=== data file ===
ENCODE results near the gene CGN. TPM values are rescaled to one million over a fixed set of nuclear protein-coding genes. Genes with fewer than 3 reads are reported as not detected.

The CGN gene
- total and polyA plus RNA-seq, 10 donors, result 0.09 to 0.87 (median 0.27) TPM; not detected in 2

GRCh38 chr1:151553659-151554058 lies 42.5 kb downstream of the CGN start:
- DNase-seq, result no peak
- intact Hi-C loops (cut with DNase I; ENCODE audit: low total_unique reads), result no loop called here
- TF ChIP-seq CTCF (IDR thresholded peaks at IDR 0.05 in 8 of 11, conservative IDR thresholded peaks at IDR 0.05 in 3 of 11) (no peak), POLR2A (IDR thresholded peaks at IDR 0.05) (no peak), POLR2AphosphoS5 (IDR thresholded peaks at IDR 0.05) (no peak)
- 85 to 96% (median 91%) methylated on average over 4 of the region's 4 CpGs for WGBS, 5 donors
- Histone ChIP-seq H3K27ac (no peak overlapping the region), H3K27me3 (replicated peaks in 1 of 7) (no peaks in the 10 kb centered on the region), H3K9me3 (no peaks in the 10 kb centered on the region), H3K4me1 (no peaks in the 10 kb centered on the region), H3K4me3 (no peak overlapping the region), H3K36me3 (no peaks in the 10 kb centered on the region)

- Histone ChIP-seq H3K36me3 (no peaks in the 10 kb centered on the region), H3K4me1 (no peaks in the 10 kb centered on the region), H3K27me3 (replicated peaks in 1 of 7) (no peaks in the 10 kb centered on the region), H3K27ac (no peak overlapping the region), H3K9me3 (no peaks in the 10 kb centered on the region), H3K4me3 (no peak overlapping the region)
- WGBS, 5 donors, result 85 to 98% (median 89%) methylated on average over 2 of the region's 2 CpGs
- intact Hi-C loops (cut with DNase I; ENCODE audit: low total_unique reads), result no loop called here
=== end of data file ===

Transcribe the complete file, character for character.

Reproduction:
ENCODE results near the gene CGN. TPM values are rescaled to one million over a fixed set of nuclear protein-coding genes. Genes with fewer than 3 reads are reported as not detected.

The CGN gene
- total and polyA plus RNA-seq, 10 donors, result 0.09 to 0.87 (median 0.27) TPM; not detected in 2

GRCh38 chr1:151553659-151554058 lies 42.5 kb downstream of the CGN start:
- DNase-seq, result no peak
- intact Hi-C loops (cut with DNase I; ENCODE audit: low total_unique reads), result no loop called here
- TF ChIP-seq CTCF (IDR thresholded peaks at IDR 0.05 in 8 of 11, conservative IDR thresholded peaks at IDR 0.05 in 3 of 11) (no peak), POLR2A (IDR thresholded peaks at IDR 0.05) (no peak), POLR2AphosphoS5 (IDR thresholded peaks at IDR 0.05) (no peak)
- 85 to 96% (median 91%) methylated on average over 4 of the region's 4 CpGs for WGBS, 5 donors
- Histone ChIP-seq H3K27ac (no peak overlapping the region), H3K27me3 (replicated peaks in 1 of 7) (no peaks in the 10 kb centered on the region), H3K9me3 (no peaks in the 10 kb centered on the region), H3K4me1 (no peaks in the 10 kb centered on the region), H3K4me3 (no peak overlapping the region), H3K36me3 (no peaks in the 10 kb centered on the region)

- Histone ChIP-seq H3K36me3 (no peaks in the 10 kb centered on the region), H3K4me1 (no peaks in the 10 kb centered on the region), H3K27me3 (replicated peaks in 1 of 7) (no peaks in the 10 kb centered on the region), H3K27ac (no peak overlapping the region), H3K9me3 (no peaks in the 10 kb centered on the region), H3K4me3 (no peak overlapping the region)
- WGBS, 5 donors, result 85 to 98% (median 89%) methylated on average over 2 of the region's 2 CpGs
- intact Hi-C loops (cut with DNase I; ENCODE audit: low total_unique reads), result no loop called here